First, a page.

Put yourself in the offenders' shoes. And imagine being in the position where a person, who can determine how your future is, (the "akhlak" official) is nagging you with questions that you must answer. Those questions can be threatening and for most of time, you are not sure if answering the question honestly or lying will do you any good. Especially, this is the first meeting, so you don't feel the trust to the official yet. What you feel is another person coming to see you to "do her job." You, bottomline, are in an intimidating situation. So, I'd say, at this time, you most likely tell yourself, "Why did I do it in the first place??" Regretting the offense that you did. Then, it follows by, "If I could turn back time," or "I really don't want to do it again," or "Please stop, I won't do it again." Therefore, in a way, you feel remorseful and it seems genuine, isn't it? (Well, except for the rare cases where feelings are out of questions or absent at all that usually only exist in psychopathic offenders.)

But I ask myself another question, "So, why do some offenders repeat their offense?"

So, for me, the real issue here is not whether they really feel remorseful, because I personally believe they all do. The real issue lies on the question whether or not the remorse lasts long enough to remind them of the consequences of their behaviors. The key is the feeling, because if you recall the imagination I ask you to do above, you'd understand that in the interviews, you'd feel all sorts of feelings you don't want to be feeling. Thus, these feelings make you not want to do it again, because the feelings hurt.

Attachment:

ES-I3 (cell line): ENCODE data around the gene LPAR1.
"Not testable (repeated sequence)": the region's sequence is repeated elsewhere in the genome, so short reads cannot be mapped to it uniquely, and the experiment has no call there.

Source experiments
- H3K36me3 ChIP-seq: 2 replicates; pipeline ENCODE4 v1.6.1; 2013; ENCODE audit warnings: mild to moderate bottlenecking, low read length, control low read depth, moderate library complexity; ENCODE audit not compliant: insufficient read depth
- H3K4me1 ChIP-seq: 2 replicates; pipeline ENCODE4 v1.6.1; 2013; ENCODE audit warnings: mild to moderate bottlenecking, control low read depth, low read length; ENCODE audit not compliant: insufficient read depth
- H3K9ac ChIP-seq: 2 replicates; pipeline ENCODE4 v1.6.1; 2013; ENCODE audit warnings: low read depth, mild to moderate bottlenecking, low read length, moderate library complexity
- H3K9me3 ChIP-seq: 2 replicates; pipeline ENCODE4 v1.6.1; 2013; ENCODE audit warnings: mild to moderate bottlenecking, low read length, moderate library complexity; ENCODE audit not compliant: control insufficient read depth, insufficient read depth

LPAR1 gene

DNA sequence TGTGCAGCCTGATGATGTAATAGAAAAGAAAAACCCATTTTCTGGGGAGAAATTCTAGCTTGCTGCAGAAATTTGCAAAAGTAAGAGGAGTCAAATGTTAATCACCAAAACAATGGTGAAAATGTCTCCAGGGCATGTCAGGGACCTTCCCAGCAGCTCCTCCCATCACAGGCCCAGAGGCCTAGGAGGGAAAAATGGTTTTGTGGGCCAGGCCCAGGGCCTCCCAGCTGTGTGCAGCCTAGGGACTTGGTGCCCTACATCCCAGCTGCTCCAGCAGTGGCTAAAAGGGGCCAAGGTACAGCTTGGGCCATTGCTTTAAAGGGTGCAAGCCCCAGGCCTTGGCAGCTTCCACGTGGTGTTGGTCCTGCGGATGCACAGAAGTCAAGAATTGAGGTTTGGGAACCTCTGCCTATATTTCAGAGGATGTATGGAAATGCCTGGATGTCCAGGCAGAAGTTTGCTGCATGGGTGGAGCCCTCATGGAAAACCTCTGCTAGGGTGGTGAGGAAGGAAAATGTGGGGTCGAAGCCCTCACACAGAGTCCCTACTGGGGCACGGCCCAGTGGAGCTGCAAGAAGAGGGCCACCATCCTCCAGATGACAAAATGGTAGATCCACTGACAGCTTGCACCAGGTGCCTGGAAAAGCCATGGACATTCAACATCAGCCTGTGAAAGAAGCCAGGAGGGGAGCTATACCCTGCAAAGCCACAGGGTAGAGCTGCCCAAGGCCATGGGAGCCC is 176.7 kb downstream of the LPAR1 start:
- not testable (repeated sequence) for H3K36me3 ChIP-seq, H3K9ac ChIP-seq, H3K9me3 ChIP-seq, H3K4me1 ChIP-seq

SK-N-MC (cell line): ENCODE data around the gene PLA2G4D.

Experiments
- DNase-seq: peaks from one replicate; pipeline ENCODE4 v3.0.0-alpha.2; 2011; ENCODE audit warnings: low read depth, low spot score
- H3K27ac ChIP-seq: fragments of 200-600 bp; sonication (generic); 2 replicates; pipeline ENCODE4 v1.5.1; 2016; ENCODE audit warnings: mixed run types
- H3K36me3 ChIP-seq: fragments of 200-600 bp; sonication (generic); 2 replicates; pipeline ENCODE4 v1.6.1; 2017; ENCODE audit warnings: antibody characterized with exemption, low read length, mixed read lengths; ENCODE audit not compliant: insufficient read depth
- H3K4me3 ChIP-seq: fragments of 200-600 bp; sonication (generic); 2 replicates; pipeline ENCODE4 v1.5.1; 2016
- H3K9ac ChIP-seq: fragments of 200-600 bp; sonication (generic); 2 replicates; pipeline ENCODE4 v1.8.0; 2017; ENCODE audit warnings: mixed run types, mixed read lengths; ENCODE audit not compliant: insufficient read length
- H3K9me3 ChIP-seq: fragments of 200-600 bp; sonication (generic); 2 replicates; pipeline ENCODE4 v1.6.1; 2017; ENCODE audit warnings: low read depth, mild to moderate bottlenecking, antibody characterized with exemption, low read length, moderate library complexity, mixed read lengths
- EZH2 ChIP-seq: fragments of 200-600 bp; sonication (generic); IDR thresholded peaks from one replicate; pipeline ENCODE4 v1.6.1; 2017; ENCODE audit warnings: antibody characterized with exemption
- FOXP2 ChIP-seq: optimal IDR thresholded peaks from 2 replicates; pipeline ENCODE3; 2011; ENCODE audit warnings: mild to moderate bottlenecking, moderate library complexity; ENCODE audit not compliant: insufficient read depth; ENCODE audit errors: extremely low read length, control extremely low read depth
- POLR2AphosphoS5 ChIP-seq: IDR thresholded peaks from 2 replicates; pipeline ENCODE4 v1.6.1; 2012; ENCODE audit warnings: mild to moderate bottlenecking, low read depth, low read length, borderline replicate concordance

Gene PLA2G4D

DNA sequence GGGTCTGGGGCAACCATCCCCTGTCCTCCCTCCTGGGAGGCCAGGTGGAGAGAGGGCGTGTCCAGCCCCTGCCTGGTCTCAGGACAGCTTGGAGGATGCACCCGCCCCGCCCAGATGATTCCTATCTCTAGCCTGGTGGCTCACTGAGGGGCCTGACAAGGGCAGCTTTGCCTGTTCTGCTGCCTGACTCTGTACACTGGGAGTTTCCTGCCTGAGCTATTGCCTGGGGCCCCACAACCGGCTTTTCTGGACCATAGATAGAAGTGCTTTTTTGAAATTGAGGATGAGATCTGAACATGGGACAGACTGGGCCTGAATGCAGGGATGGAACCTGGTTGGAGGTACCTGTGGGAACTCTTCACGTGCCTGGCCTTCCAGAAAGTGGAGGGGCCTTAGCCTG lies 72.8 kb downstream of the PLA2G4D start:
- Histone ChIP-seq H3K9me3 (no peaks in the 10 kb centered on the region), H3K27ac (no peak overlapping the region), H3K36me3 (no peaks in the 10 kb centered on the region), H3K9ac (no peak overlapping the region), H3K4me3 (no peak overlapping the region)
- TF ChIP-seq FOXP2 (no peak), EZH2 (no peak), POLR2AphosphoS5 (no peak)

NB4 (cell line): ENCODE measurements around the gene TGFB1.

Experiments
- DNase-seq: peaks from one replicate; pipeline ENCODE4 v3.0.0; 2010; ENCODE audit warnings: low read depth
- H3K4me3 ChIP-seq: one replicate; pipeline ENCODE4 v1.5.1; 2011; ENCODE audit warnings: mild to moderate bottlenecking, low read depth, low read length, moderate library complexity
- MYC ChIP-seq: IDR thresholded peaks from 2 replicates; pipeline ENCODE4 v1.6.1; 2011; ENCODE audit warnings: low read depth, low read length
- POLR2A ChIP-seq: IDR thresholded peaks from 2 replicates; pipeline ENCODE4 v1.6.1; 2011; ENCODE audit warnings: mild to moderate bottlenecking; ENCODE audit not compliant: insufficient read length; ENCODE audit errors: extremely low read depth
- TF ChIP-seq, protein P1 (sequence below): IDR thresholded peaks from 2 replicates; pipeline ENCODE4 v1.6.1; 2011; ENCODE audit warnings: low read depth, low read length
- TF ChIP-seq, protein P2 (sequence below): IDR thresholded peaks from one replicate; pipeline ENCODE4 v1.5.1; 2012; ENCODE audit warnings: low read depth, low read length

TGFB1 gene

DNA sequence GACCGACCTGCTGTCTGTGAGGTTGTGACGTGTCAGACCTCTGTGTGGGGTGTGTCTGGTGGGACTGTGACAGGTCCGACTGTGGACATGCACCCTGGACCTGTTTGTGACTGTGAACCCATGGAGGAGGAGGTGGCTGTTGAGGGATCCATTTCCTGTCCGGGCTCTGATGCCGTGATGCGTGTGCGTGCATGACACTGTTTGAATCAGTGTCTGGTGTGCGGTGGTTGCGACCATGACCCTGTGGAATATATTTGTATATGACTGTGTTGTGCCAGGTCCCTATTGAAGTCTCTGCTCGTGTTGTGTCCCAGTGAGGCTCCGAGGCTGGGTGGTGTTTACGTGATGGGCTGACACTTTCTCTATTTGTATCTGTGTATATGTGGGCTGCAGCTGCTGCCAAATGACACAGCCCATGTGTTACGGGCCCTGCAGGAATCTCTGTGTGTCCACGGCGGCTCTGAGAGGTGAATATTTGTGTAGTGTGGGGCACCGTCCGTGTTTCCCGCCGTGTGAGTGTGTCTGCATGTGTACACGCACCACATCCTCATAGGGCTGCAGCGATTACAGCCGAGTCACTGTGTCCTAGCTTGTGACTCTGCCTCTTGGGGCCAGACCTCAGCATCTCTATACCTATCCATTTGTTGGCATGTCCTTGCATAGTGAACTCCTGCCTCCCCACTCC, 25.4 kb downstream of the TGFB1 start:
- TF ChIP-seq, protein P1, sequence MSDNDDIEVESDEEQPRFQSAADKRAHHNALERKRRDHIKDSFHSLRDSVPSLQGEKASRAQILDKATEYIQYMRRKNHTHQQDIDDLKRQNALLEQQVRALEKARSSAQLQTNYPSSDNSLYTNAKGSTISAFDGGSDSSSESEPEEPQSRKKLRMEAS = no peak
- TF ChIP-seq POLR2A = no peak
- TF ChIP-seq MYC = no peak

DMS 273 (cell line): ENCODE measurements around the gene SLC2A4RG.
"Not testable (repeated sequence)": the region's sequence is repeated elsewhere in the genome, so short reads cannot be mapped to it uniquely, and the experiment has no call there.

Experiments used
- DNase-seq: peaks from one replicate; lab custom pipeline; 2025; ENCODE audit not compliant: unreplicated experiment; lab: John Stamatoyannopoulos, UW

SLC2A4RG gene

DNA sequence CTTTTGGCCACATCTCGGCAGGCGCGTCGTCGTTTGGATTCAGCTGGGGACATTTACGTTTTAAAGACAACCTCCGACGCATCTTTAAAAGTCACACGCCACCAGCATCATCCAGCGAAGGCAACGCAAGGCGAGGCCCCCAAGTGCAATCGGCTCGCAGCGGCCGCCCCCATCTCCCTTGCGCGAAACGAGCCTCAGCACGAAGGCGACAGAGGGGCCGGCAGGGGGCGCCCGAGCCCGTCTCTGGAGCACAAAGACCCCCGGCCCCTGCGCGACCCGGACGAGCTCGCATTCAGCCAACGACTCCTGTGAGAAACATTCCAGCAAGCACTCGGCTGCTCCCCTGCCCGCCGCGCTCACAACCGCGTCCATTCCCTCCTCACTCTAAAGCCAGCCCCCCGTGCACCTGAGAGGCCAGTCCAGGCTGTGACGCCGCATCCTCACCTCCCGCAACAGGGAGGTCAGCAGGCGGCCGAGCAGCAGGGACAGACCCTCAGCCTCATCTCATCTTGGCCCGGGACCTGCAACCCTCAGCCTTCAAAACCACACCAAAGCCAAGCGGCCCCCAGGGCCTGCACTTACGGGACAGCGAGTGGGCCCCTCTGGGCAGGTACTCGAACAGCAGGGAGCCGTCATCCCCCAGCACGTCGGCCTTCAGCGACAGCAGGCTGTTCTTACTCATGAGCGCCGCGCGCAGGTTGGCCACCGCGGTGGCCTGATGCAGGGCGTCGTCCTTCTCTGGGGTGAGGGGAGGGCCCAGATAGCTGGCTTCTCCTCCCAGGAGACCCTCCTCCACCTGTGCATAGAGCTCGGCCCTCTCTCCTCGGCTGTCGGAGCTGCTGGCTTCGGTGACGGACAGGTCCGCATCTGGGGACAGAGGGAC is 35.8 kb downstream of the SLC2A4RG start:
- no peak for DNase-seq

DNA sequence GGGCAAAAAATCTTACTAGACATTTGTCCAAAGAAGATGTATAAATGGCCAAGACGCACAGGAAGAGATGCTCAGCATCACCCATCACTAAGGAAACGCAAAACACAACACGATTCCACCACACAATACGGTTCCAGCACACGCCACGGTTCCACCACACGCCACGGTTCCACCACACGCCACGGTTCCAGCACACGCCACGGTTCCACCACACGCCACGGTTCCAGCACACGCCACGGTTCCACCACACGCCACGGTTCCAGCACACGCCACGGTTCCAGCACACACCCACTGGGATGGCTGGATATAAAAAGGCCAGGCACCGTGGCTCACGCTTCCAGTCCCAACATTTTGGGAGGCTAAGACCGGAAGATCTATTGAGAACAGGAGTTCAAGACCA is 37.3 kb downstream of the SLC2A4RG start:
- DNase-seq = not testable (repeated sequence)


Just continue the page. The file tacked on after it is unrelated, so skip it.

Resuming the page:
Then, perhaps what you should do if you were handling a juvenile case is to make sure that the feelings that trigger the remorse to last long. Just like bath, the reminder (or motivation) needs to be done everyday. The question now is, "How can we make sure that the offenders always remember that it hurts to see they and what they do hurt others?" Well, this is a question I can't really answer. I'm not an expert in motivation and hope one day I am. Maybe replenishing motivation is different than replenishing remorseful feelings. Well, we need to study on this.

Wednesday, March 2, 2011

What Makes Social Work Part II

According to one of my lecturers, Dr. Ismail Baba, advocacy might be what truly makes social work as a profession. In every field of social sciences, there is a role that every respective practitioner has to play to practice the knowledge he or she learned in the field. Psychologists will use what he learns about the science of behaviors and mental processes to develop or alter an aspect of the individual's behaviors or mind. Economics use financial studies and theories as the main focus in their practice. Political analysis break down the political phenomena in the world into a more understandable perspective by using science of governance and public administration. And there are a lot more why a certain field is its own.

But for social work, it might be the role of advocacy that a social worker plays. Advocacy in act in social work where a social worker defends his or her client in all terms as possible. This includes but not limited to the resources of needs fulfillment, communication to other parties, and advancement of social justice. A social worker playing advocate must be able to know the policies that concern the particular client and to argue on behalf of the latter if the policies do not seem to be plausible to fulfill the client's needs. Just like a lawyer, according to my lecturer, an advocating social worker needs to know to argue, defend, and even manipulate.

Being a social worker is challenging, just like any other fields. But the challenge there is in this one is that you have to have contacts, a lot of them, and be able to know who you can call to secure a certain need for your client. You have to have the numbers of the nearest counseling agency, or medical assistance, or educational institution, or financial aids, etc.